How To Sell A Book To My Dad
A publishers guide to the history man in your life
I first wrote this back in 2015, but I think it would benefit from a re-airing. Enjoy.
Name it after a year or a place, preferably combining the two. BERLIN 1945 is a good start. DUBLIN 1916 is not a bad shout either. You will probably not mimic the success of STALINGRAD but there is no shame in trying.
If you somehow cannot name it after a place, a year, or a combination of the two, title it using the last name of a white guy. NIXON is fine but KENNEDY is much better.
Make it roughly the size, shape and weight of a standard-issue breeze block. Anything smaller is inconsequential. Anything paperback is Marxist trash.
Acceptable dust jacket covers: slate grey, dark green, maroon, ink blue and darkest black. If you must use other colours, choose your subject carefully. A picture of a burning shipwreck is good, but a picture of a sparked cannon is much better.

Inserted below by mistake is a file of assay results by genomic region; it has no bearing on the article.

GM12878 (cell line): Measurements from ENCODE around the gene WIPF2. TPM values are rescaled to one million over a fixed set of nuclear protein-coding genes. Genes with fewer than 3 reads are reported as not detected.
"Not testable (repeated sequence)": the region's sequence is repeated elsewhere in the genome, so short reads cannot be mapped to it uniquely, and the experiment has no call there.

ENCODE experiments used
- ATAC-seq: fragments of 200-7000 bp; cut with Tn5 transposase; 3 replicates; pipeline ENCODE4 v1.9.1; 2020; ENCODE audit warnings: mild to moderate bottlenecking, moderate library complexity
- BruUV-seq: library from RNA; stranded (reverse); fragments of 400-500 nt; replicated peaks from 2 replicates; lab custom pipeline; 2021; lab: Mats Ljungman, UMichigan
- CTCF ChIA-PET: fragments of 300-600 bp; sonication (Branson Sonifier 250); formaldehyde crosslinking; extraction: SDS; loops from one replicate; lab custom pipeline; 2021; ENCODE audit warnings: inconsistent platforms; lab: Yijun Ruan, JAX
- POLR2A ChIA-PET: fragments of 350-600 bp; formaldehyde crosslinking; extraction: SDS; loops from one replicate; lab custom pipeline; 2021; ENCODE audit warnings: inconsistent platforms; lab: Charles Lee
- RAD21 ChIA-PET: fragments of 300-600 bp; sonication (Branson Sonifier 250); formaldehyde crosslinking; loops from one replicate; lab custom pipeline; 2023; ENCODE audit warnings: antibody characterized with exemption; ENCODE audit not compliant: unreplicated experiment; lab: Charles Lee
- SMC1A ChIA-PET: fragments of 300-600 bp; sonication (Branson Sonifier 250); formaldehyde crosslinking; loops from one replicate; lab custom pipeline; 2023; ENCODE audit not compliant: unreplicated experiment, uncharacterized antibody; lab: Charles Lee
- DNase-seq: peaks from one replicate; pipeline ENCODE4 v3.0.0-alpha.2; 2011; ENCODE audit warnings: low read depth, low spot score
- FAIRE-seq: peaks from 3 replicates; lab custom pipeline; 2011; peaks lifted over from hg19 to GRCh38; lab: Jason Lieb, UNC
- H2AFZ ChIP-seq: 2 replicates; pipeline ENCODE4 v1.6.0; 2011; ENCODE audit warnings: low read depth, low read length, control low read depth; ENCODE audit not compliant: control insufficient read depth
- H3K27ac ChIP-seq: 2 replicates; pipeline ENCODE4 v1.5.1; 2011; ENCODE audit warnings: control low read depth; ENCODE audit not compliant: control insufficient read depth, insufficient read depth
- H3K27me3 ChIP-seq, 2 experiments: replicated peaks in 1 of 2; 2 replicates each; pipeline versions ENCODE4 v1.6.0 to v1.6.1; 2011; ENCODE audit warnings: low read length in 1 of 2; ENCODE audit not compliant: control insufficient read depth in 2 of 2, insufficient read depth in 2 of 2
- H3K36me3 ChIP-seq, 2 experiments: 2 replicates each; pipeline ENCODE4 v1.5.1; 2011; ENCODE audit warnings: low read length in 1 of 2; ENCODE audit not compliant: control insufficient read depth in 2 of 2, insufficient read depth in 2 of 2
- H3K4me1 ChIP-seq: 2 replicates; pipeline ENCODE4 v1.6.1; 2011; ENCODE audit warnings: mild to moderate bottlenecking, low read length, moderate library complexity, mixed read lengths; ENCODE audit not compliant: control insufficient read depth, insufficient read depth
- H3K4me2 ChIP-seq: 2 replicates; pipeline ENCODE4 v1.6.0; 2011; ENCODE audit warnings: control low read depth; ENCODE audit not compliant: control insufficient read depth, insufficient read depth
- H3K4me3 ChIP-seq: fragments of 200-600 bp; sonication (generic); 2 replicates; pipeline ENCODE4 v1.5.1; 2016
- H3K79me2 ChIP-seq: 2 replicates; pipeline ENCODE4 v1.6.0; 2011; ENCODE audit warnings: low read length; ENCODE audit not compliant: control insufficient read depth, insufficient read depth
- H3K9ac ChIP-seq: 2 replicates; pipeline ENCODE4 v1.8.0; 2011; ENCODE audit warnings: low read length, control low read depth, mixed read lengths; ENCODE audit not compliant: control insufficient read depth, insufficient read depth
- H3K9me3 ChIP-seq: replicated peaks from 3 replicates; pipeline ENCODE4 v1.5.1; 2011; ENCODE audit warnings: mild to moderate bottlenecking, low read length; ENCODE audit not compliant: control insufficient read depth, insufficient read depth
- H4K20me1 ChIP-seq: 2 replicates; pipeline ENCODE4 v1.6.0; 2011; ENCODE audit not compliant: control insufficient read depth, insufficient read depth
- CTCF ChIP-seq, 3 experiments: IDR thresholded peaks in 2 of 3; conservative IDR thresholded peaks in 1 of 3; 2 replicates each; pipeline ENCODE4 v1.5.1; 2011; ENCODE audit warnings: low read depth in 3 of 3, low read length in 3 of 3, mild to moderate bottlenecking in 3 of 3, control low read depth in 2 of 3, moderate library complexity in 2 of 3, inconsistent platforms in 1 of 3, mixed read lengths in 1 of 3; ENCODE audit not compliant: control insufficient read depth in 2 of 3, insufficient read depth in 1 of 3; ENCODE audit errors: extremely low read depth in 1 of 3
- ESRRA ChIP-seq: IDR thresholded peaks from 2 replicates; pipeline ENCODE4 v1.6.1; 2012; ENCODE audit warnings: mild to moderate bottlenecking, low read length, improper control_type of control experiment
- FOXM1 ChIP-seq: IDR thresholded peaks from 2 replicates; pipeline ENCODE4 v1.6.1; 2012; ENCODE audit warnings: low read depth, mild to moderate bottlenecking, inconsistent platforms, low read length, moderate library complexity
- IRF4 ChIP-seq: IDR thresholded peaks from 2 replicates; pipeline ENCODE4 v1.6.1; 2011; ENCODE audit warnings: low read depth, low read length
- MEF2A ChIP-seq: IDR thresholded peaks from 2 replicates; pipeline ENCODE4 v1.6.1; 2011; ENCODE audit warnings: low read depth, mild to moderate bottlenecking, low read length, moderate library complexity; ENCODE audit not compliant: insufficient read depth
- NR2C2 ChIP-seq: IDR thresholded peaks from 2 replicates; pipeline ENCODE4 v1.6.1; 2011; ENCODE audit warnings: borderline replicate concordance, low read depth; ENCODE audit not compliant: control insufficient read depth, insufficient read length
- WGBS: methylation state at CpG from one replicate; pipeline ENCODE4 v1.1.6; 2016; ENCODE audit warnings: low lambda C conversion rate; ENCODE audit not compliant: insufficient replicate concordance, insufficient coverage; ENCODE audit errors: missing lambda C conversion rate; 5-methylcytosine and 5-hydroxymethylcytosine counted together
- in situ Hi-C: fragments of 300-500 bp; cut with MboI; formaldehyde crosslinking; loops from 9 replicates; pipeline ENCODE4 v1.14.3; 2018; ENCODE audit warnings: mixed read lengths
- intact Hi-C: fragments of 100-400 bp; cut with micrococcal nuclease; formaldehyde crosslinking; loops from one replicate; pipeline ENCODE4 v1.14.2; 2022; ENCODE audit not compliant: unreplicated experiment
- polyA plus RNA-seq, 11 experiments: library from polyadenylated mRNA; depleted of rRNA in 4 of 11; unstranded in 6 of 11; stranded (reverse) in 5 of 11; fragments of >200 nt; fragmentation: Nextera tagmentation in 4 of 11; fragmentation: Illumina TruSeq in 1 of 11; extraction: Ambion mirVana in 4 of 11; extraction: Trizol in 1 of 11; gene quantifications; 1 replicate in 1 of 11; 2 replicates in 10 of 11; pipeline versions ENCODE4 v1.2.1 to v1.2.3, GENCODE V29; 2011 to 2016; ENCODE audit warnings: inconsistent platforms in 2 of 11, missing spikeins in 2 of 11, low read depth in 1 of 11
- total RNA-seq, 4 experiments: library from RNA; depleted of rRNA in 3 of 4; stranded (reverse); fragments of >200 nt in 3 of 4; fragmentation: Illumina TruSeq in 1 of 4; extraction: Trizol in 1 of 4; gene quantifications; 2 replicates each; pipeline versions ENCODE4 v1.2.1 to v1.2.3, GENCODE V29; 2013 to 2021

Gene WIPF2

Acquire one very specific and one incredibly vague pull quote. Good combinations:
“A definitive work that deftly surmises a nation’s turmoil while examining it under a modern light.” Wolf Blitzer
“Brilliant.” The Telegraph
“A first-rate blend of high scholarship and great narrative pace. A monument to Napoleon’s achievements and the act of biography itself.” Christiane Amanpour
“A triumph”. The Sunday Times
Make creative use of diagrams, maps and appendixes. If your book is set in the 20th century, it behooves you to include one or all of the following: a detailed blueprint of the Watergate building, a birds-eye view of the grassy knoll and the astrological rising signs of every US president.
Maybe a diagram of a ship.
The actual book book should not start until two-thirds of the way through the book. Do this by including an introduction, a preface, a couple more ship diagrams and a note to the reader. This way, my Dad can look like he has read half the book by skipping all the preliminary garbage and starting where it actually starts. This way, when he is on holidays he can make friends with other dads while on the sun loungers. “I see you’re on Custer,” they will say, edging their towel ever-closer to his, Lyndon B Johnson biography flapping in their laps. “Mmh,” he will murmur learnedly while farting hostility in their direction. “It’s a bit light for me.”